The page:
Chapter 20 of Donna Leon's Acqua Alta contains the following sentence:

Ich war für die Übersetzungen aus dem Englischen und Französischen zuständig.«

Why is this sentence not written as

Ich war für Übersetzungen aus Englischen und Französischen zuständig.«

I have reviewed the information in When to use an article with a noun and when not but it isn't clear how those considerations apply in this case. Please advise.

For context, here are the previous sentences leading to the one in question:

»Und wie kommt es, daß Sie Englisch sprechen?« »Das war meine Arbeit bei der Banca d'Italia, Dottore.

  • This thread may not answer the question be it seems related. For the larger question of what rules govern the use of articles in German, you might try Leo, but note that it's divided into five long pages, too long for a single post here. (English isn't any simpler btw, ask someone who's learned it as a second language.)
    – RDBury
    Commented Jul 28, 2020 at 17:11
  • PS. For the (die) Übersetzungen it appears to me that the die can be there or not depending on the meaning you're going for. As with English, use no article if you mean translations in the general or abstract sense, as in "I was responsible for (all) translations," and use the article if you're referring to a specific set, as in "I was responsible for the translations (which were done in that time period)."
    – RDBury
    Commented Jul 28, 2020 at 17:27

1 Answer 1


In the case of die Übersetzungen, one could argue that it is an implicit aforementioning (after Duden-Grammatik, § 386). There is an "entirety-portion relation" (ibid.) between Banca d'Italia from the preceding sentence and the Übersetzungen because they're not any translations, but the translations of this bank.

In terms of dem Englischen und dem Französischen: The Duden-Grammatik describes several other usage scenarios of the definite article in §§ 387–400. One of them is material uniqueness (l.c., § 389), i.e., something is one of a kind (either absolutely, like the pope, or in the respective context, like the closest train station in the question Wo ist der Bahnhof?). Since there's only one English language, it seems comprehensible to use the definite article for languages.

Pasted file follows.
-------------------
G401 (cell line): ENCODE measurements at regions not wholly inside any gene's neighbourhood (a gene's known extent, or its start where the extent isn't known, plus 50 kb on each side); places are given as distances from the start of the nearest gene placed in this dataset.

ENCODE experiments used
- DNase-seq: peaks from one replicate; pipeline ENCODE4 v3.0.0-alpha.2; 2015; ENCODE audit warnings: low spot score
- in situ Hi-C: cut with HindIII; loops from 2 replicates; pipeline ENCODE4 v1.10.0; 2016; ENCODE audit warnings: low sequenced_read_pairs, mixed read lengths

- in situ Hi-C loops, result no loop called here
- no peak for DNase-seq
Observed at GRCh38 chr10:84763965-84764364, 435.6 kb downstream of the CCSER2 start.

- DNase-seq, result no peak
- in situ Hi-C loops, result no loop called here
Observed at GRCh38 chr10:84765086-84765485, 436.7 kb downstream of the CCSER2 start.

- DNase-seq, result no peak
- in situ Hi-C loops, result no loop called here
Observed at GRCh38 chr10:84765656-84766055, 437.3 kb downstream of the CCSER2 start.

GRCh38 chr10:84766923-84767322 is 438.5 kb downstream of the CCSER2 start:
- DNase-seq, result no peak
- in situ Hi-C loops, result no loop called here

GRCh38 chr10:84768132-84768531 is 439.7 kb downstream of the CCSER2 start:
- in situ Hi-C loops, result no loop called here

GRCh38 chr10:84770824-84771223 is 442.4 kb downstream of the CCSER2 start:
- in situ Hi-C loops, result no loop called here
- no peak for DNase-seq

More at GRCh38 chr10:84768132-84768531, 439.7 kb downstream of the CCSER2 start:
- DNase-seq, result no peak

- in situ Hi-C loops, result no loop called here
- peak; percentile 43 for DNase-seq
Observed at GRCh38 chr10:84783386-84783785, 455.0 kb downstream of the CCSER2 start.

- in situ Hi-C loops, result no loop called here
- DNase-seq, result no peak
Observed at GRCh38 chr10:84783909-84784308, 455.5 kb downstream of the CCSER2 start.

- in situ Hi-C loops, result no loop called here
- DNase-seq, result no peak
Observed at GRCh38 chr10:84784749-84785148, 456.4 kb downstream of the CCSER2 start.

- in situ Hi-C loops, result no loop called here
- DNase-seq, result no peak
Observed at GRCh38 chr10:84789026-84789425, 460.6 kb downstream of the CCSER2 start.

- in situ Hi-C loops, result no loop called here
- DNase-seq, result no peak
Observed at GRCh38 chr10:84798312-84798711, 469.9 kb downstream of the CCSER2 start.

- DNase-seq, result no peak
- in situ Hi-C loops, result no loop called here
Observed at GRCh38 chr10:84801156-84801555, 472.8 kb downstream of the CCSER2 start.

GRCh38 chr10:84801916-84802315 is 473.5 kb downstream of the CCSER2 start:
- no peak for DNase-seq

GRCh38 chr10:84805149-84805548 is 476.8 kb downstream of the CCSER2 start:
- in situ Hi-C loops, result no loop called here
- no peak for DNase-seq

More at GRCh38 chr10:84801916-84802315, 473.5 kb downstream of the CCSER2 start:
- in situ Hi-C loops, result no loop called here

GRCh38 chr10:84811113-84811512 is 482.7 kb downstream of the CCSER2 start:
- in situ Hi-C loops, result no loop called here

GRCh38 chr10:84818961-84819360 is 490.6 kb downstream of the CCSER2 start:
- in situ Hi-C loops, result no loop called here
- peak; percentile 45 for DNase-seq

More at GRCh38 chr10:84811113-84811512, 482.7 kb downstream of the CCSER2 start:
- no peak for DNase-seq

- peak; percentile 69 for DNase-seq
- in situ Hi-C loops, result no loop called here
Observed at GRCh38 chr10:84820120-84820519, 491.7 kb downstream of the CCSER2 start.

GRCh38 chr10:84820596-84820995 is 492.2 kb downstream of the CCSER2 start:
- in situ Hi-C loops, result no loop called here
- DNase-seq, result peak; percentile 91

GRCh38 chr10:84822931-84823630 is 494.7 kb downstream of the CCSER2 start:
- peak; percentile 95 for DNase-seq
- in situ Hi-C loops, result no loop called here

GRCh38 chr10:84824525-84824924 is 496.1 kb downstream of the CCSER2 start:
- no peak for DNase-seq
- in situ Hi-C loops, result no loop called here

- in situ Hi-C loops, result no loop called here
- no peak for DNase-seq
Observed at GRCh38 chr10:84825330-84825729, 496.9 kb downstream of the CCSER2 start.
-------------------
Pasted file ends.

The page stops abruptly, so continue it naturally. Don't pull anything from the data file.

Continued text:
However, in my opinion at least the article before Übersetzungen is not obligatory. I'm not entirely sure, however, about the articles regarding the languages. This brings us to the question of an alternative wording:

You ask why the sentence doesn't read Ich war für Übersetzungen aus Englisch-en und Französisch-en zuständig. If the sentence could be written without these articles (despite the rule of uniqueness), you would at least need to omit the endings. The reason for this is maybe more complicated than one would expect:

Most substantival language denominations in German are derived from adjectives. However, there are two different kinds of substantivated language names (c.f. Duden-Grammatik, § 473):

  • a lexical, endingless, rather substantival alternative (e.g., das Deutsch)
  • and a syntactical, rather adjectival one with weak adjective endings (e.g., das Deutsche)

There are subtle usage tendencies for each form. In general the form with weak adjective endings is used, while in composita like das Schriftdeutsch and phrases like das Deutsch des Biedermeiers the endingless form is preferred.

So in your example you try to use the adjectival form without articles. However, without definite article, strong endings would be required for syntactical reasons (which is impossible—there is nothing like *Übersetzungen aus Deutschem und Englischem). Thus, we need to switch to the endingless substantival form here as well:

?Ich war für Übersetzungen aus Englisch und Französisch zuständig.

The reason for my doubts is mainly that if that sentence wasn't plainly wrong, it would probably have another reason: it's often possible to omit the article in enumerations (c.f. this answer). *Ich war für Übersetzungen aus Englisch zuständig is not a grammatical sentence in my opinion—and provided that it is indeed not, it is because of the rule of uniqueness (see above).

In any case, I would strongly prefer the version from the novel, especially in a literary context. Aus dem Englischen [übersetzt] is a fixed phrase, e.g., on the title page of a novel.

  • Thank you very much for so well and thoroughly elucidating what is obviously a very complicated question.
    – user44591
    Commented Jul 28, 2020 at 21:07

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